Pedro Rivera: Rebuilding the lost villages of PA education system
At an event last Thursday hosted by AL DÍA News, PA Secretary of Education Pedro Rivera engaged in a broad dialogue about statewide education, with emphasis on the current funding crisis.
In his keynote speech, Rivera used his own story as an example, crediting his success to the “really good teams” throughout his career, beginning with the “village” that raised him. Or rather, the five villages.
“If I didn’t have a supportive family, if I didn’t have opportunities within our community to really help lift me up and keep me engaged, I would have never had the opportunities leading up to being secretary today,” he said, citing his list of influencers in the troubled North Philadelphia neighborhood where he grew up. A strong mother, a strong grandmother, strong neighbors, store owners, teachers — these were his tribe.
“It’s my job to find the resources to build villages around each and every child in the commonwealth,” Rivera said.
Gov. Tom Wolf appointed Rivera to head up the education cabinet just after he assumed office in January. The governor’s call for big-time reinvestment in public education — $1 billion the first year, and another $1 billion over the next four years — put a lot of eyes on Rivera.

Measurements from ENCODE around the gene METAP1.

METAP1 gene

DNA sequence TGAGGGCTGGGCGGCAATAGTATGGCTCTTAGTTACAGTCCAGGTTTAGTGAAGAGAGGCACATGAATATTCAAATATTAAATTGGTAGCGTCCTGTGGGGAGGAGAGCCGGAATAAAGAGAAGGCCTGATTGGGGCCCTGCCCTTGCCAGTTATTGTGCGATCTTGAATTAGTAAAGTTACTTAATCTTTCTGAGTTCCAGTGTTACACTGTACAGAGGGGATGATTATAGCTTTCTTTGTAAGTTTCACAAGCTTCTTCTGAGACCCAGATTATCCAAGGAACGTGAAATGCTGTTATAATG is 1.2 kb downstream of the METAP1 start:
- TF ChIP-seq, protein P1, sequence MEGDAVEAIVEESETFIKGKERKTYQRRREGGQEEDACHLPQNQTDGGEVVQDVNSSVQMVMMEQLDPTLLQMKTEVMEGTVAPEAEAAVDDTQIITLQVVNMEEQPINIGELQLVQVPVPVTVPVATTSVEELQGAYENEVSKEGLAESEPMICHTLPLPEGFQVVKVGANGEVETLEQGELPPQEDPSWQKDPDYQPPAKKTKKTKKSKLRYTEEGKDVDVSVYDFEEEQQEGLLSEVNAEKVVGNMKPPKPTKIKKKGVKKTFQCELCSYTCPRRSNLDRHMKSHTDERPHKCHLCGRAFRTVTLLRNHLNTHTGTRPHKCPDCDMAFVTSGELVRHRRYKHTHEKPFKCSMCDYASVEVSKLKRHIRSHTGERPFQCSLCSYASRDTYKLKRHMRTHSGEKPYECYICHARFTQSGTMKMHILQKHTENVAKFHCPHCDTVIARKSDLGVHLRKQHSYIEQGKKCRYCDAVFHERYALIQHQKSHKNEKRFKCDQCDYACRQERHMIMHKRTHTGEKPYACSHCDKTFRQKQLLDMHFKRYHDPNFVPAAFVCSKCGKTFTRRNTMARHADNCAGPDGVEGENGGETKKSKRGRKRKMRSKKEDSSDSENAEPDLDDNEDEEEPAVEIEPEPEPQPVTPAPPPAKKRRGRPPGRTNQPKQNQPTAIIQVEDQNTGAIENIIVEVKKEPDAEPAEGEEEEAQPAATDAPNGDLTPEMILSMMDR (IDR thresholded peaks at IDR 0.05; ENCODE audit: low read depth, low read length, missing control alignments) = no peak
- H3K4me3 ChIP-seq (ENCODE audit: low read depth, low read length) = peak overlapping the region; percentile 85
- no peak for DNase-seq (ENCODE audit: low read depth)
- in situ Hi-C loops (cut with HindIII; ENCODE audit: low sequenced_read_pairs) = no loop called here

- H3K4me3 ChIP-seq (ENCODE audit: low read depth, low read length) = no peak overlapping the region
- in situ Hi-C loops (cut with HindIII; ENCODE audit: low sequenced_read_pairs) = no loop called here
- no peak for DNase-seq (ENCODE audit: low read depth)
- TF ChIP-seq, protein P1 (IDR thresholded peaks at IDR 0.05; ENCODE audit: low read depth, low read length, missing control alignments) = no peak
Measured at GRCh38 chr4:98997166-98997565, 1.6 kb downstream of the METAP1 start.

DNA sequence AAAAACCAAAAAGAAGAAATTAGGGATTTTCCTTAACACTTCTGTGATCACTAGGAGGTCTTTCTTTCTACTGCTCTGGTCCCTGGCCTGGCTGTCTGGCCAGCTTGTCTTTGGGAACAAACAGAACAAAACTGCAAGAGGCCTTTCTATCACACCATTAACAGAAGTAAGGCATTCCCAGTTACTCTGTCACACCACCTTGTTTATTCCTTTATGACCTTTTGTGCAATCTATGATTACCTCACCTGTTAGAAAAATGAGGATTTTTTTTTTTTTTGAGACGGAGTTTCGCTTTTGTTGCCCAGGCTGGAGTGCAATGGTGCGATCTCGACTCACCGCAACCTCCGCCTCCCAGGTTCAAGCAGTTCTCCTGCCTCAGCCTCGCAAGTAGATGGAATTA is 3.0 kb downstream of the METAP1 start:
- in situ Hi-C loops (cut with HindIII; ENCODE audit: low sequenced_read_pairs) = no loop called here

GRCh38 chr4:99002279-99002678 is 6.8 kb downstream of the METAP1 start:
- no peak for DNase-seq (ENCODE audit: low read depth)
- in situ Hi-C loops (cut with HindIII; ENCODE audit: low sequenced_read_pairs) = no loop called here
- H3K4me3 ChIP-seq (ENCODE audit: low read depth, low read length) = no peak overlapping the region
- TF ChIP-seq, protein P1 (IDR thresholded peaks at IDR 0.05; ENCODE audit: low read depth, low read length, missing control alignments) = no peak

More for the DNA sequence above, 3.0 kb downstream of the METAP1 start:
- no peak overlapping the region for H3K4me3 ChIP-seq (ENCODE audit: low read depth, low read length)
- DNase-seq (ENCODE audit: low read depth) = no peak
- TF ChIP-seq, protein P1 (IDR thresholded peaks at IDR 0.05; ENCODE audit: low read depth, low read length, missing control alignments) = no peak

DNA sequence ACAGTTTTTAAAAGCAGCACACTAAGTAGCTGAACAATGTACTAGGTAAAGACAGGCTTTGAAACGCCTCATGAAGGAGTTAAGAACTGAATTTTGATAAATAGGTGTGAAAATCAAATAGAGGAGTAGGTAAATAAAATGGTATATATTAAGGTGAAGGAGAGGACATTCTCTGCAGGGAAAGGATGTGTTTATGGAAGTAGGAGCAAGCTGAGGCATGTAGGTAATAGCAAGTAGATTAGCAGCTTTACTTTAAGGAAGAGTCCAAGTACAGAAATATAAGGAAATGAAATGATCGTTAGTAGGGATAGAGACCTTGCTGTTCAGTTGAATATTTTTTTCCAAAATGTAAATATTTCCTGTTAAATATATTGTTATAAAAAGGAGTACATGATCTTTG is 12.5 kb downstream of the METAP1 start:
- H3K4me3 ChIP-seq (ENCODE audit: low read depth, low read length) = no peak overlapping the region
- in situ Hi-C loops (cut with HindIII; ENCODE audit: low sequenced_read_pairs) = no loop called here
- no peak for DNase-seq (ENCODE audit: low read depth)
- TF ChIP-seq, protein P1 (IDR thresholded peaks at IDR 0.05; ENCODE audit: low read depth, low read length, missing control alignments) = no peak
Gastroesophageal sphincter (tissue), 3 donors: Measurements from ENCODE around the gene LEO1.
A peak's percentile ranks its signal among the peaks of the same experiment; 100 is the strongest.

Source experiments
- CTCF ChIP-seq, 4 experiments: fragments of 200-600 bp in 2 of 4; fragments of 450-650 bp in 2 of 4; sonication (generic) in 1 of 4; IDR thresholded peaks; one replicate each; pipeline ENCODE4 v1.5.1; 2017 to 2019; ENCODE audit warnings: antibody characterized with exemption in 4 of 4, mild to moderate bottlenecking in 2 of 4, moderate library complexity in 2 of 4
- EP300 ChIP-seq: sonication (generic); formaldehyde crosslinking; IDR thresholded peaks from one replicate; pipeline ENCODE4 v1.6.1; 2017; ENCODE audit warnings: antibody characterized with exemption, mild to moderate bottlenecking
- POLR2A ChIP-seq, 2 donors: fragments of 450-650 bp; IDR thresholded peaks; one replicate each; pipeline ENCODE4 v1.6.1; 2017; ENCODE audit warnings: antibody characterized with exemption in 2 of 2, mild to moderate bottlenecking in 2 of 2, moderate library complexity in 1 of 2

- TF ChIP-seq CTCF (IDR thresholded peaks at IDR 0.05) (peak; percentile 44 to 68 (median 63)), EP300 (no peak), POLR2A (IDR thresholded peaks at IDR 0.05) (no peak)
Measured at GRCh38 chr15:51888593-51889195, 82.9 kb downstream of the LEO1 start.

Step one has been, of course, the education budget. It still needs to be approved the the Republican-controlled legislature, which weren't too happy with the words “education” and “billion” in the same sentence.
“It didn’t make him extremely popular, but he knew this was the path of creating villages around children,” Rivera said.
Rivera went on to discuss the contemporary woes of the system, including the equal-but-not-equitable 10 percent funding cuts a few years back. “For too long, zip code has dictated the quality of education,” he said, calling for a better school-to-career pipeline in disadvantaged communities.
On standardized testing, Rivera stressed the need to measure progress and competency on a national level, but added that the state could do better to measure results. The secretary also touched on a range of other issues — teachers unions, the digital divide, second-language learners — in a conversation led by AL DÍA News managing editor Sabrina Vourvoulias, which was followed by questions from the over 80-person audience. At many points, Rivera called for not just action, but celebration.
“We need to celebrate this profession. None of us would be in this room right now if it wasn’t for a great teacher,” Rivera said. “Let’s celebrate what can be. Let’s celebrate that by being present you can change the lives of children. Let’s celebrate the fact that one day we will get a budget, but let’s make sure it’s a good budget that provides the much-needed resources to kids and communities.”